The Origin of The Silver Ninja:
For those who are curious, the original idea for The Silver Ninja came around 1999 or so. A year after the game Metal Gear Solid was released on the Playstation. I was over my cousin’s house and we were renting video games to play over the weekend from the now defunct Hollywood Video. It was during my play through that I was introduced to the character Grey Fox, who was this cybernetic ninja that had a sword which could cut through almost anything. His suit was a mix of cybernetic and biological tissue, making him into a fascinating character to behold.
Needless to say, after much introspection, I wondered how much cooler it would be if Grey Fox was a female.
(Later in Metal Gear Solid 2: Son of Liberty, Olga Gurlukovich took on the persona of a female Cyborg Ninja, but it was nothing like what I had imagined for Cindy.)
It wasn’t until 2002 that I decided to put pen to paper, or rather put text to screen. I began to formulate ideas on how to create the ultimate heroine. I knew I wanted the costume to be simple and not elaborate, this way, if I ever made a movie, the translation could remain relatively intact. I wanted her to have a ‘presence’ something that made her stand out from the scrawny Super girls that could lift tanks while having toothpicks for arms. So she needed to have a physique and gymnastics seemed like the perfect avenue to do so. She needed to be beautiful in both personality and appearance, yet at the same time, needed to have flaws. I wanted her to have an incredible suit that could take punishment, but also create weapons and provide a sophisticated user interface.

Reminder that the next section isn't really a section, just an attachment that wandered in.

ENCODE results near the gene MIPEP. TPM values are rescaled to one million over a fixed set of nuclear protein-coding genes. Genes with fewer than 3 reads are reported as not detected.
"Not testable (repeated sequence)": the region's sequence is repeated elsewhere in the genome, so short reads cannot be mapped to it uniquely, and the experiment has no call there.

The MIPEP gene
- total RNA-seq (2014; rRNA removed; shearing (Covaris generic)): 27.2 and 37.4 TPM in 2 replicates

In retrospect, people may say that Cindy’s design was based off the Silver Surfer and Iron-man. But for me? The true inspiration for the exterior design came from Grey Fox, but the interior interface that Cindy uses? That one was inspired by a little game called Terminator 2029 by Bethesda Softworks.
Does that name sound familiar? If not, have you heard of a game called The Elder Scrolls: Skyrim? Yeah, those are the same guys. Boy they sure have come a long way haven’t they?
Anyway, You can thank my father for exposing me to the Terminator game, (even though he probably didn’t mean to since I found the manual which contained the passwords to play the game.) If he hadn’t introduced me to video games well… there would be no Silver Ninja, that’s for certain.
There was only one problem though…
I didn’t know how to write -well-. I banged out the 1st draft of the book and it ended up being a whopping 84 pages. Not only that, but it was written in a hybrid prose and screenplay format. So all the character dialogue was written as, “Michael: blah blah blah. and Cindy: blah blah blah.” Oh and another kicker? As I’m looking at the original document, I completely forgot that Michael was the original narrator of the book! Don’t know who Michael is? Guess you’re going to have to pick up a copy of the book or wait until I can post more content in the Bonus Content section.